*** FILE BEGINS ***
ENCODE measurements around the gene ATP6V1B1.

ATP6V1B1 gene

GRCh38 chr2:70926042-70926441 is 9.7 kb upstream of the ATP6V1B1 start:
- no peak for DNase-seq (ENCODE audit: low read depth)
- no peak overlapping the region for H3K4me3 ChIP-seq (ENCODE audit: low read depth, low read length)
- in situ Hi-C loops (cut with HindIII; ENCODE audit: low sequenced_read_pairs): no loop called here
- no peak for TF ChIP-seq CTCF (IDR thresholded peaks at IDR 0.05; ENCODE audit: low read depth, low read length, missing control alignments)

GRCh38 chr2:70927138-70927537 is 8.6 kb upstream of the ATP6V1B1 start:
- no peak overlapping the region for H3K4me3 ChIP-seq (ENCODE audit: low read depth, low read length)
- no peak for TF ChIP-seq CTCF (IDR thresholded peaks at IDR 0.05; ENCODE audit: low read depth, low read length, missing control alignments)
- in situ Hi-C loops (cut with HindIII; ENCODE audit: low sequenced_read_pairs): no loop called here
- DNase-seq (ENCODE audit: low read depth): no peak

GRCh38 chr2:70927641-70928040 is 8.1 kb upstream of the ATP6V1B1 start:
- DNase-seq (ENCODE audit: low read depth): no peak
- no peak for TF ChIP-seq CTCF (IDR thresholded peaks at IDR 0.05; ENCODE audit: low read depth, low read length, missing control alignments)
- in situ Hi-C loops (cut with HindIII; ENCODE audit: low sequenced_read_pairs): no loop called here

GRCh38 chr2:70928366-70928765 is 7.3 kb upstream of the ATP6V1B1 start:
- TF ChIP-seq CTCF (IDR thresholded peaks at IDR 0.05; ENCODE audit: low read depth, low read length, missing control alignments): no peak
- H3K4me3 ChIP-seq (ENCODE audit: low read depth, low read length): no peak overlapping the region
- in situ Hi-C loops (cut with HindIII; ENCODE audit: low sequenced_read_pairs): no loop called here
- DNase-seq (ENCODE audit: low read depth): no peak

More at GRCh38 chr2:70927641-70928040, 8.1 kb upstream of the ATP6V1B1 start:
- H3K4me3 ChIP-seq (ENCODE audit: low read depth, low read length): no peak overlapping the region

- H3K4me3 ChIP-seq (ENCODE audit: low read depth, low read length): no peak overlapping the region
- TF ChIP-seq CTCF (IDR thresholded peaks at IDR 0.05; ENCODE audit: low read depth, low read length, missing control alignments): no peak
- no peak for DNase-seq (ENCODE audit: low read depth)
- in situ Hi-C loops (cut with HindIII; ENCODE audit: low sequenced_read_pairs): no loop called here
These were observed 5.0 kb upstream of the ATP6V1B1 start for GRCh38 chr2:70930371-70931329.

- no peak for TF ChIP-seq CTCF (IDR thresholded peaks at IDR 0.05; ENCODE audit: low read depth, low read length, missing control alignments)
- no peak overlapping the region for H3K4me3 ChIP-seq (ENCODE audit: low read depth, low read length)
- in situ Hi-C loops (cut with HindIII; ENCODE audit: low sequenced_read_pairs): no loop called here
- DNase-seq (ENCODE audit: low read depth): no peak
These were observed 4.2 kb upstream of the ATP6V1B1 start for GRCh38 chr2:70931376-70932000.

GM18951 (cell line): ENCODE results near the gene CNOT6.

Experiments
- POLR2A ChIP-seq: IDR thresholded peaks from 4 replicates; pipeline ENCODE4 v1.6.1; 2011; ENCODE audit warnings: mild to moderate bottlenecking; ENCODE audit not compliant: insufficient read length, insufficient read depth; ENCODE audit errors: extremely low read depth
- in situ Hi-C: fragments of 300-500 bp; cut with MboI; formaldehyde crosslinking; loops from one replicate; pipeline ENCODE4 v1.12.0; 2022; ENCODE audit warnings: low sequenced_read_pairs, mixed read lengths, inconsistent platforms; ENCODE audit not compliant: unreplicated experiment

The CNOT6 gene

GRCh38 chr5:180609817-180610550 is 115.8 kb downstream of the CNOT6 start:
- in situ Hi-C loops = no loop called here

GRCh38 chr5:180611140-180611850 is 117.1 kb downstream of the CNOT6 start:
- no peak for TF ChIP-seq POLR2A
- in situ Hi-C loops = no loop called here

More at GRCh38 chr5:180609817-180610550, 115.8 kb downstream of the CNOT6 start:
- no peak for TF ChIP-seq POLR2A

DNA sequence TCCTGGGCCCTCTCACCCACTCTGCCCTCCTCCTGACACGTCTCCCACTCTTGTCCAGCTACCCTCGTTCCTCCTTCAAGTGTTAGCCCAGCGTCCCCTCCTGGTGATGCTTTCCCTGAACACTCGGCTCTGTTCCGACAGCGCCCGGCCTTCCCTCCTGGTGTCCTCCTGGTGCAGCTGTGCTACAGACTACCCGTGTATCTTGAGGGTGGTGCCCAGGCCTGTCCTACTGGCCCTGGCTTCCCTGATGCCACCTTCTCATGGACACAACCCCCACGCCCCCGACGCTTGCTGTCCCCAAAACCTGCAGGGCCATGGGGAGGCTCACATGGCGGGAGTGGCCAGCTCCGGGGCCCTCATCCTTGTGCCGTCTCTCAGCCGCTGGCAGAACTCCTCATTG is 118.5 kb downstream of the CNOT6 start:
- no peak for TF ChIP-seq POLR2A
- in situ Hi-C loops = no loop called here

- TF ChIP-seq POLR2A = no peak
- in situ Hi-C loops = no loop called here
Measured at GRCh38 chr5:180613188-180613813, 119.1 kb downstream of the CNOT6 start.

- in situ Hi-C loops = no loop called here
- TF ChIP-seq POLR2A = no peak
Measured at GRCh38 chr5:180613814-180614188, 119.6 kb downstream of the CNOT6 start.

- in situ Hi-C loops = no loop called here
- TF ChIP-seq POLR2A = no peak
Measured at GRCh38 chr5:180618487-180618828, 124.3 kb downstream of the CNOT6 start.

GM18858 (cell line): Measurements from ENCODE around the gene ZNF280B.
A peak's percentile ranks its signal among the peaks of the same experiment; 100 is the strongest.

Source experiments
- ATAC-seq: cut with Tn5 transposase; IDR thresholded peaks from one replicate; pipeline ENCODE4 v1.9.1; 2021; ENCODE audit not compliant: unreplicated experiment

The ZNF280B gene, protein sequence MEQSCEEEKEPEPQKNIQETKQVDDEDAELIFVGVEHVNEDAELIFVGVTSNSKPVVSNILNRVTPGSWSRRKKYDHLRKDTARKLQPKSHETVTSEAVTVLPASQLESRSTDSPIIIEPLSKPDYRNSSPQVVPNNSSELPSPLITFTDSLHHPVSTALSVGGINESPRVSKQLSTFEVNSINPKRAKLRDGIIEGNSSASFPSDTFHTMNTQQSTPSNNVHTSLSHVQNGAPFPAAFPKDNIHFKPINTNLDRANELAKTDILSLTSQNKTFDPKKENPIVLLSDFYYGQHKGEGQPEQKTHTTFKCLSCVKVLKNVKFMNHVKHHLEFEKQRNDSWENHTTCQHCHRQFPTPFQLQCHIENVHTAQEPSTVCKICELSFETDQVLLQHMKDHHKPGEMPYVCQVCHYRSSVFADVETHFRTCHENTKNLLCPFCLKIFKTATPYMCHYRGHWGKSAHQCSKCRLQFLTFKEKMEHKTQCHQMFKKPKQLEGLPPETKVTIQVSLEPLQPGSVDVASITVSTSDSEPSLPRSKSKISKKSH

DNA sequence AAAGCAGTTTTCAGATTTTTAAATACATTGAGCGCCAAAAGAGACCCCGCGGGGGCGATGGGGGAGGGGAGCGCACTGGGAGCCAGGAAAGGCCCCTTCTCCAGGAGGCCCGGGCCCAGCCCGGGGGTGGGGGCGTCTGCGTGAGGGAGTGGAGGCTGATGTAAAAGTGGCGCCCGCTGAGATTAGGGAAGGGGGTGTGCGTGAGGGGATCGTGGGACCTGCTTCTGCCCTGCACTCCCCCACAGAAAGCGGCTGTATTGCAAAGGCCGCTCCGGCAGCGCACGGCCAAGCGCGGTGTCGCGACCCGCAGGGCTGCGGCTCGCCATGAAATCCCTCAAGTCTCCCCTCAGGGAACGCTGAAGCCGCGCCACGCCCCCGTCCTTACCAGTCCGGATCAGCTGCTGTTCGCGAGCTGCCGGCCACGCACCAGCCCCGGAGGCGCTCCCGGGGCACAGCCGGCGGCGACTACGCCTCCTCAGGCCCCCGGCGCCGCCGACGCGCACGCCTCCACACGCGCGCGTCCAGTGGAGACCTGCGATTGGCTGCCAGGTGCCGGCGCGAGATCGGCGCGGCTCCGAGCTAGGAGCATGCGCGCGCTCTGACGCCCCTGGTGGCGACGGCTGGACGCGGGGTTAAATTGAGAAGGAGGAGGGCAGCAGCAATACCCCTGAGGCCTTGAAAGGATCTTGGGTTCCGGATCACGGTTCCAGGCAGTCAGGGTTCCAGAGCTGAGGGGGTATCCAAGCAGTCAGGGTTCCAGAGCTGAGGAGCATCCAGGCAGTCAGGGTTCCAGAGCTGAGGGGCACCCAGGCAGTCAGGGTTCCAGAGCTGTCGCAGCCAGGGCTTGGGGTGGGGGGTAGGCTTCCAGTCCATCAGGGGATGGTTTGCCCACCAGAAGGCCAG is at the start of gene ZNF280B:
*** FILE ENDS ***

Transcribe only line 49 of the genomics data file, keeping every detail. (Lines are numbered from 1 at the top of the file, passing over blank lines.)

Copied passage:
- TF ChIP-seq POLR2A = no peak